Let Bureau protect consumers

A model credit-card agreement is one of the benefits the CFPB will provide.

Daily Editorial Board

Recently, the Consumer Financial Protection Bureau released a new model credit card agreement that vastly simplifies it for consumers. A key part of entering into a financial agreement, especially with something as important as a credit card, is making sure that both parties understand it. This new agreement accomplishes that goal.
Furthermore, the agreement shows what the CFPB can do if it is allowed to do its job. The Bureau was set up in the wake of the financial crisis of 2008, which was caused in part by industry-wide fraud in the home loan industry and by consumers not being able to understand their mortgage agreements. This led to uninformed or misinformed consumers taking out loans that they could not pay back.
The Bureau, with this currently non-mandatory model agreement, is trying to prevent similar fraud and deception in the credit card industry. Everyone should be able to get behind credit card agreements written in plain language. Unless your business is based on defrauding or deceiving customers, adhering to this model is not a heavy burden. It shouldnâÄôt be a political issue.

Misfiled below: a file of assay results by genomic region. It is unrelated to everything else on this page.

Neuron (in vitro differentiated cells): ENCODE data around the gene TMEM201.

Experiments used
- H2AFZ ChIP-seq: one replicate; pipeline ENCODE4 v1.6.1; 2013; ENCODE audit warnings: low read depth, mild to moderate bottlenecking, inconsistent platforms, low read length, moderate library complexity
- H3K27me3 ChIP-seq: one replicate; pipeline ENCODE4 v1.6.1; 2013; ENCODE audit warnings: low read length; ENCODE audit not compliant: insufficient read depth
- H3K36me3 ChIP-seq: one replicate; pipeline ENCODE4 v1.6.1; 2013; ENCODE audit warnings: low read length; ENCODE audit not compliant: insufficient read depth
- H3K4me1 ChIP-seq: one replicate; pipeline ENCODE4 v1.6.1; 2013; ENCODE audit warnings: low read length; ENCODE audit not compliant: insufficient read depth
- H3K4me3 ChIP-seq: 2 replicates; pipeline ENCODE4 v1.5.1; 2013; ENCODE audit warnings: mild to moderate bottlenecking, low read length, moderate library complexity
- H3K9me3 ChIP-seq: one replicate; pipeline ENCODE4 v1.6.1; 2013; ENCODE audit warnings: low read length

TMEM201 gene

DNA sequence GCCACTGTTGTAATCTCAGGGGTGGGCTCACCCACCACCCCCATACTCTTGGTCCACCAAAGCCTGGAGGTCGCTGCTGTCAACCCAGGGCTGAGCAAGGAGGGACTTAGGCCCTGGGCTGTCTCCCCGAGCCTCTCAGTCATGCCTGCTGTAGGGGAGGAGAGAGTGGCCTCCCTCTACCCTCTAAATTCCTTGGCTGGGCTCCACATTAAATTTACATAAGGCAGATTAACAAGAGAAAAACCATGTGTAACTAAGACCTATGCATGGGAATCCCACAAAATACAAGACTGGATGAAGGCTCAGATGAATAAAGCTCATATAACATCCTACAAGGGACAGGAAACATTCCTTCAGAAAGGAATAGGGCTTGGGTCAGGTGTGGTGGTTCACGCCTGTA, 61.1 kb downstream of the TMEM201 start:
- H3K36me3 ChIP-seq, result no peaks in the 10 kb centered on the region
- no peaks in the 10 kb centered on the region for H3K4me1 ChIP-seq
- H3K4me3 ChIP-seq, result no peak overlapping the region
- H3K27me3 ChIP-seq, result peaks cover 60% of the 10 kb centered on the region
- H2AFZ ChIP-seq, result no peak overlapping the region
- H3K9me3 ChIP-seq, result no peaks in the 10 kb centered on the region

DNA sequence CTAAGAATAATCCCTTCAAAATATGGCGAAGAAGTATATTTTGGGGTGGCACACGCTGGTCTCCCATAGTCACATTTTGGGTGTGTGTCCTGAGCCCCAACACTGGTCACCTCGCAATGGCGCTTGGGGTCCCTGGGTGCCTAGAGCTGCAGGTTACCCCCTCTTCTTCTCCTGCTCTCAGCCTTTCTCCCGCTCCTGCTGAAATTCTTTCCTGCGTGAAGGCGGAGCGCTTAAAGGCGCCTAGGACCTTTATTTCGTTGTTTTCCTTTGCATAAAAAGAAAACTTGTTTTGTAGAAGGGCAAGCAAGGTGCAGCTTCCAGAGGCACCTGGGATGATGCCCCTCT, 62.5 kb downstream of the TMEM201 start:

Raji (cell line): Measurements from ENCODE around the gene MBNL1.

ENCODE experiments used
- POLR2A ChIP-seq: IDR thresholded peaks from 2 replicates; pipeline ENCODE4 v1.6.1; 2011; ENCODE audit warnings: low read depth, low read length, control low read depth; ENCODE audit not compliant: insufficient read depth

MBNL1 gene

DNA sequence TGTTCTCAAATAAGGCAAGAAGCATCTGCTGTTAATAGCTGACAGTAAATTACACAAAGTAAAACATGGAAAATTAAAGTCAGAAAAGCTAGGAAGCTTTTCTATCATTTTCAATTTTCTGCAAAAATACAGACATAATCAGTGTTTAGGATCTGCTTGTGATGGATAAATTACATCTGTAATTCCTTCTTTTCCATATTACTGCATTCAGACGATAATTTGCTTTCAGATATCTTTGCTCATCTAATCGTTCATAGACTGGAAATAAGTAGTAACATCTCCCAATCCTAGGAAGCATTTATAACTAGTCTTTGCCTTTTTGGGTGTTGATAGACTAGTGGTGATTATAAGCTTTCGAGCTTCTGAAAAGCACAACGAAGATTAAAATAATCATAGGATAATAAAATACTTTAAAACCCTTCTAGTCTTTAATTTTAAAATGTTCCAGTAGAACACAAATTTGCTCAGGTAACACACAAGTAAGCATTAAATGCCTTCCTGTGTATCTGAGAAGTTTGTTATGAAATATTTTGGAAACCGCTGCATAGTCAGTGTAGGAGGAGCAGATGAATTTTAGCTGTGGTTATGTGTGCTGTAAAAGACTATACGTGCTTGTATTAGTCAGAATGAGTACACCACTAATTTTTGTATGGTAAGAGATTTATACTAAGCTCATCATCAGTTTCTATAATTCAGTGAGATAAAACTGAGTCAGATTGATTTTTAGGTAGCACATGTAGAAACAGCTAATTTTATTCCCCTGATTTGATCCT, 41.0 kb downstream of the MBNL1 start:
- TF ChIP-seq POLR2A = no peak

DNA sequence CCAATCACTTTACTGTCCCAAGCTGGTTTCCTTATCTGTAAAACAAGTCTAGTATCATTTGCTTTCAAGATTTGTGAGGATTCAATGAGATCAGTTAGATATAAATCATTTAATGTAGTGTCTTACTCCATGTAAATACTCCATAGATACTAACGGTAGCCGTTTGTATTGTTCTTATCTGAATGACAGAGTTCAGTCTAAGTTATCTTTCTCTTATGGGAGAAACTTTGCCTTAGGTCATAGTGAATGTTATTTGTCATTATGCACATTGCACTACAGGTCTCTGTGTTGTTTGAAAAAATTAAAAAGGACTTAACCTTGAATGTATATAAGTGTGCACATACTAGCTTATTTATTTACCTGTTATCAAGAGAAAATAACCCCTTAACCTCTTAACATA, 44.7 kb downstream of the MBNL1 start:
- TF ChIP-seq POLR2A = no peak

But Republicans in Congress have been fighting the CPFB tooth and nail. The person President Barack Obama originally wanted to appoint to head up the Bureau was Elizabeth Warren, a noted consumer advocate. But her nomination was scuttled by Republican opposition. The current nominee is also being blocked by Republicans.
Making financial agreements easier to understand for consumers is not a controversial issue. The Bureau will institute common-sense rules that will not be a burden on businesses unless they depend on fraud for profit. Enough politics; let the Bureau do its job.